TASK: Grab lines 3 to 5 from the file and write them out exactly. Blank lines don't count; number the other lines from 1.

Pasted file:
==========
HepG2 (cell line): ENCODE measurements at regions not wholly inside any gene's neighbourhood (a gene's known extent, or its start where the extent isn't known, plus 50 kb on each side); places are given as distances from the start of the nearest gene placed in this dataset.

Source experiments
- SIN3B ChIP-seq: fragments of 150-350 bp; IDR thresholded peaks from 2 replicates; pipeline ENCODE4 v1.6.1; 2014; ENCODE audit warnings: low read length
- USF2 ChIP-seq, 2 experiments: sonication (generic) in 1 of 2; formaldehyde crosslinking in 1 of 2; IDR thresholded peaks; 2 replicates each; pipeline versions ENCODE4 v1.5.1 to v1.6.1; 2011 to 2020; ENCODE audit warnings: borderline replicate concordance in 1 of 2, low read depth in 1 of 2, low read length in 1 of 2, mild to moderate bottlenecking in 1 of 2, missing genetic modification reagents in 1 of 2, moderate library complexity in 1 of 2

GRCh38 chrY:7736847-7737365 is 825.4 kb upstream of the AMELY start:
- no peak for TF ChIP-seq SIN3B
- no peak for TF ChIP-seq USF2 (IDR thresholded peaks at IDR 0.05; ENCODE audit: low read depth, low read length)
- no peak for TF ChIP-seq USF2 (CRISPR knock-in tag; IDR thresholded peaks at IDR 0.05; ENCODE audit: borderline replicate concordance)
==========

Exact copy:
- SIN3B ChIP-seq: fragments of 150-350 bp; IDR thresholded peaks from 2 replicates; pipeline ENCODE4 v1.6.1; 2014; ENCODE audit warnings: low read length
- USF2 ChIP-seq, 2 experiments: sonication (generic) in 1 of 2; formaldehyde crosslinking in 1 of 2; IDR thresholded peaks; 2 replicates each; pipeline versions ENCODE4 v1.5.1 to v1.6.1; 2011 to 2020; ENCODE audit warnings: borderline replicate concordance in 1 of 2, low read depth in 1 of 2, low read length in 1 of 2, mild to moderate bottlenecking in 1 of 2, missing genetic modification reagents in 1 of 2, moderate library complexity in 1 of 2

GRCh38 chrY:7736847-7737365 is 825.4 kb upstream of the AMELY start: